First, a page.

• Charlie Moore can play. We knew that already, of course, given his solid freshman season at Cal and his Chicago pedigree. But he looks like he’s ready to step into the role vacated by Devonte’ Graham (and before that Frank Mason III), and he should get a chance to do just that. Whether he wins the starting point guard job, shares it with Dotson or plays in a rotation role off the bench, Moore will help this team a ton. He’s lightning quick, good with the ball and fearless. He also shot it pretty well from distance on Tuesday, something the Jayhawks are going to need him to do well this season to help make their offense complete. Moore’s size is the only concern about his game, but it does not appear to be something that bothers him even a little bit. I was really impressed by the way he played and carried himself as a leader during Tuesday’s scrimmage.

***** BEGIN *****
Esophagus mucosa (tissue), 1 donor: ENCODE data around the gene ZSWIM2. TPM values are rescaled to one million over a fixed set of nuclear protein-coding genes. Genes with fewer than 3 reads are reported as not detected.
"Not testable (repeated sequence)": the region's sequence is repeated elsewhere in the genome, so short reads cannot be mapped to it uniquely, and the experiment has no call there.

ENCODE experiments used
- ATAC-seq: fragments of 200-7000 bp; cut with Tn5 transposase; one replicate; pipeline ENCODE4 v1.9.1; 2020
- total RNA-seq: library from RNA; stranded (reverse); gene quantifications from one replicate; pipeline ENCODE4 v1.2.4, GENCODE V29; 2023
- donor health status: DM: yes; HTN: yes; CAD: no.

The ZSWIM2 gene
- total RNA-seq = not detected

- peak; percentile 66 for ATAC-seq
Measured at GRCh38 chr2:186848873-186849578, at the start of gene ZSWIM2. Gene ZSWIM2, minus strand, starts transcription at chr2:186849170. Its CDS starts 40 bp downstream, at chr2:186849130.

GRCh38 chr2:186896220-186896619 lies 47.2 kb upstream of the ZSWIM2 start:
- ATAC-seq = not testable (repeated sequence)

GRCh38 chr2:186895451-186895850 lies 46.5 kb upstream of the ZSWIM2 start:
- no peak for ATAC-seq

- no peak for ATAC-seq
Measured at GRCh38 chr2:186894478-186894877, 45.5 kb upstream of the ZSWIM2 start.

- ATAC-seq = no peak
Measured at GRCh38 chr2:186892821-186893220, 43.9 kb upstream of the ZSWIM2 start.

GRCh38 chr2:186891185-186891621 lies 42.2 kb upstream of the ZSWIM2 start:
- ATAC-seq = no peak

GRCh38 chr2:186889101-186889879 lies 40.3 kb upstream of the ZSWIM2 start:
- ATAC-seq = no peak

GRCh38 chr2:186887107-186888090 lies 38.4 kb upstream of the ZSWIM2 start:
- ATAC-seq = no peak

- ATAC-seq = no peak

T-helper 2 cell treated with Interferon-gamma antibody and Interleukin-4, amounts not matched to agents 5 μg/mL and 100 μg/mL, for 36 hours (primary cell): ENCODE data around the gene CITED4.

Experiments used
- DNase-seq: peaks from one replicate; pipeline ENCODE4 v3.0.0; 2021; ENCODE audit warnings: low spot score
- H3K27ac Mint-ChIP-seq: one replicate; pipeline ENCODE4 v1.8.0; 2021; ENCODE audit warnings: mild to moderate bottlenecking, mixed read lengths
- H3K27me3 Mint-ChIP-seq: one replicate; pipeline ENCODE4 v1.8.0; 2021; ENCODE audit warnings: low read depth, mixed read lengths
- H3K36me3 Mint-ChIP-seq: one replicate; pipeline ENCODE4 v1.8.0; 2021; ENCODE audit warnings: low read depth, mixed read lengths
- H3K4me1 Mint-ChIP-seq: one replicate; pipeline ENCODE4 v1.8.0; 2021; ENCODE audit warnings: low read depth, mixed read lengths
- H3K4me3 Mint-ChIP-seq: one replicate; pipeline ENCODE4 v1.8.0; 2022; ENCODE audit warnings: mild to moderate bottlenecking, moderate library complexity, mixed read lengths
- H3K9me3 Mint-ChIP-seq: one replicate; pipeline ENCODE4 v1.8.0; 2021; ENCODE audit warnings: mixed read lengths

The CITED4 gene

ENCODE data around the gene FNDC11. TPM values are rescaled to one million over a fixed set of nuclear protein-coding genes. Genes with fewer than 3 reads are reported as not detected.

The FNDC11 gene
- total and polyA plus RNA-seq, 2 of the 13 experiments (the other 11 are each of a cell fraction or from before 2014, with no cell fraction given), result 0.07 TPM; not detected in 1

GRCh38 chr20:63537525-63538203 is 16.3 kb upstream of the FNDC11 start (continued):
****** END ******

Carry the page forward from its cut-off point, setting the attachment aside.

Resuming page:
• Tom Keegan broke it down even deeper in his column from the scrimmage, but it’s worth noting here, as well: Freshman center David McCormack is a beast, and he’s going to be nearly impossible to keep off the floor. Does that mean he’s going to play 30 minutes a game? Doubtful. But with all of those big men at his disposal, Self may very well have the luxury of asking each of those guys to play as hard as they can for as long as they’re on the floor while rotating them all in for 15-20 minutes a game in order to keep them fresh. If that’s how it plays out, McCormack will make an immediate impact. He’s got tremendous size, great power and good hands and feet. Beyond that, he doesn’t have a timid bone in his body.